Far From You

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January has been a busy month for me. I’ve been at my new job for almost six months now, but am still getting used to having a permanent position. I’ve been trying to work out more and handle my stress, which has proved to be challenging. Plus, we in D.C. are now experiencing a massive blizzard that has shut down the Metrorail and Bus Services all this weekend. This should give me plenty of time to catch up on my blogging.

Fortunately, I made it to the library last weekend and was able to pick up some new books to read. Today, I’m going to review Far From You, a novel by American author Tess Sharpe.

The plot follows Sophie Winters, a seventeen-year-old who has recently finished a three-month stint in rehabilitation. This follows a traumatic incident where she and her best friend Mina were confronted by a masked person who shot Mina and planted drugs on Sophie to make it look like a drug deal gone bad. Sophie herself is a recovering drug addict who became hooked on her medication after a car accident when she was fourteen, but had been clean for several months up until the attack. Sophie is determined to find out who killed Mina and solve a years-old mystery at the same time.

What I liked about this novel is how realistic it was. Sharpe portrays her characters with real flaws: someone who has a drug addiction and is maybe attracted to both genders, people who have lost loved ones and people who are living with secrets. These are all issues that people experience in real life and struggle to hide from the outside world. I liked how the mystery of Mina’s killer was weaved into these real life issues, as I found myself asking whether or not this person was a suspect. The novel is written in the format of flashbacks, switching from present to the time of the accident to the months before Mina’s death.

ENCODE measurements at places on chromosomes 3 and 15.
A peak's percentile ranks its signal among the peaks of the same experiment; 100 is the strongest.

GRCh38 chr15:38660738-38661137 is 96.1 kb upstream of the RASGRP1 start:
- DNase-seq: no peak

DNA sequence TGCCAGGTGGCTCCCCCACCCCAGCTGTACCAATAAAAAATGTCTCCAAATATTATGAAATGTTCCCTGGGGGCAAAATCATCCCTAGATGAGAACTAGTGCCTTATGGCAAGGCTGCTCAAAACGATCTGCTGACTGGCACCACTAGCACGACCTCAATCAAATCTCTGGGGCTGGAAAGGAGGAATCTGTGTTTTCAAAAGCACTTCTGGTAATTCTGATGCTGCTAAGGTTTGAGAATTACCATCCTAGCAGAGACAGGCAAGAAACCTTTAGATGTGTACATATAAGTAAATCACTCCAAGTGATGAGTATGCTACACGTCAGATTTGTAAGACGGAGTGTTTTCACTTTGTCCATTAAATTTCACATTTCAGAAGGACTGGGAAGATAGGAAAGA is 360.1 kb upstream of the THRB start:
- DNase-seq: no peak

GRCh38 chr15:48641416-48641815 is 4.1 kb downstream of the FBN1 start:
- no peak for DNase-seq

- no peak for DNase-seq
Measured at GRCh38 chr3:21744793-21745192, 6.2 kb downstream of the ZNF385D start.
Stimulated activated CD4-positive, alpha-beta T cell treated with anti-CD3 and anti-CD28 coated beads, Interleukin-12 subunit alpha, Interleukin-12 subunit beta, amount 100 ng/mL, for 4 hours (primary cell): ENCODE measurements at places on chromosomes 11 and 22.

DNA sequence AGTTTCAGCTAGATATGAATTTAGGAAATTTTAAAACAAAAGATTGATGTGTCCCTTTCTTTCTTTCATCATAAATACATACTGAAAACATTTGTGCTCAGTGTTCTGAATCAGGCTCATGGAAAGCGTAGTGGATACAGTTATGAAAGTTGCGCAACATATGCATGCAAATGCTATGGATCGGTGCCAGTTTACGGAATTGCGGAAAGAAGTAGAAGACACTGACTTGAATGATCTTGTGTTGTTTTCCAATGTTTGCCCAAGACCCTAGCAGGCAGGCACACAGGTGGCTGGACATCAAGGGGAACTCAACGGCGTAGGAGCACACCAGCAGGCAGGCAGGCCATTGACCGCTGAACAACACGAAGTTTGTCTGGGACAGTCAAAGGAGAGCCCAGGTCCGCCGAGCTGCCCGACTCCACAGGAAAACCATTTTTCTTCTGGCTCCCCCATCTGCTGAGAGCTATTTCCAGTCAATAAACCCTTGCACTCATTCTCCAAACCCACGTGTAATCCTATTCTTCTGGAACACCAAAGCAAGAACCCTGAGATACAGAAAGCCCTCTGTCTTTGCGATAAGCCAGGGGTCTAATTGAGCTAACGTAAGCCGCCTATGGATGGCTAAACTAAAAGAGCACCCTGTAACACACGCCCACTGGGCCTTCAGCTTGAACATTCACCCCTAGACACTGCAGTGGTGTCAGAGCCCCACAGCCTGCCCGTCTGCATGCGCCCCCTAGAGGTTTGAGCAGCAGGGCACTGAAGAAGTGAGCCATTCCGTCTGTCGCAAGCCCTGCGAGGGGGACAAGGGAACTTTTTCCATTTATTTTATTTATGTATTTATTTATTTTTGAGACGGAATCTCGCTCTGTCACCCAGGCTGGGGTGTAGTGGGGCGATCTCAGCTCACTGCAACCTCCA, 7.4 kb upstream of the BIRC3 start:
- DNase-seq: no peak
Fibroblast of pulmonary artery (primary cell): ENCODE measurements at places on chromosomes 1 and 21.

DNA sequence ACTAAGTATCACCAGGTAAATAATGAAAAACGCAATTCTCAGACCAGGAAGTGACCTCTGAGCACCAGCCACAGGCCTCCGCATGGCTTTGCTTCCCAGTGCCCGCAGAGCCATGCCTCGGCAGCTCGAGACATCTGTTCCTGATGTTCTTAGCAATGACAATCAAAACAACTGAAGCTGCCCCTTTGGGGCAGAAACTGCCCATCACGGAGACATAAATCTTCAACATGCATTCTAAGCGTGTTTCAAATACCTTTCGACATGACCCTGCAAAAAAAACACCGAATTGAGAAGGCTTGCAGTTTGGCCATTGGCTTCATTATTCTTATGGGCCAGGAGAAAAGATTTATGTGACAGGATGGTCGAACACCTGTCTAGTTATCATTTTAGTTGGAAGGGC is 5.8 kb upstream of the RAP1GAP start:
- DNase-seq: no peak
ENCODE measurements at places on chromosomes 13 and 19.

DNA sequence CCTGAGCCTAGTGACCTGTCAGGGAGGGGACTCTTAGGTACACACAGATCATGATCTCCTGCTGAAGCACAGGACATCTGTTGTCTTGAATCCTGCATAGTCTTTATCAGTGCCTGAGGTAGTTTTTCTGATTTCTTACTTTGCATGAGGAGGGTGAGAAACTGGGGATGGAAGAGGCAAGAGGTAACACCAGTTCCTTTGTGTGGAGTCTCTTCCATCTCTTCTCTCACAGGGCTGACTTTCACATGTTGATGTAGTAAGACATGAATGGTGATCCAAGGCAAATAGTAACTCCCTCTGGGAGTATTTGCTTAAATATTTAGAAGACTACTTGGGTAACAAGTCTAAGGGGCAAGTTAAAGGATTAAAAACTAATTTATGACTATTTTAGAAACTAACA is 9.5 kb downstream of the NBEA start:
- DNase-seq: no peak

Overall, Far From You is good mystery, but might be a little intense for those who have lost loved ones to murder incidents or drug addictions.

 

Me and Earl and the Dying Girl

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I admit, I watched the trailer for the movie adaptation of this book, so I already had an idea of what it was going to be about. But I had no idea what the format of this book was actually going to be.

Written by American author Jesse Andrews, Me and Earl and the Dying Girl appropriately tells the story of Greg Gaines, his friend Earl jackson, and Greg’s classmate Rachel Kushner, the “dying girl.” When Greg finds out that Rachel has been diagnosed with cancer, his mom encourages (well, more like forces) him to spend time with her. A series of funny events play out over the course of his senior year as he gets to know Rachel better. Him and Earl’s friendship is defined by their different home lives, but mutual interest in making movies.

The most interesting quality of this book is the way it’s written. Greg tells it journal style in first-person narrative, through a series of different format. He uses prose writing, screenplay format, bullet lists, mock newspaper articles and more ways. Although it may sound a little strange, the formats flowed very well together and suited each situation. As I’m a very visual person, the screenplay parts made it easy to imagine the scene playing out.

As for the overall plot of the book, I felt it was a little predictable, but contained themes that were relatable. Overall, this is a different kind of book that is worth a read, if you like various writing formats.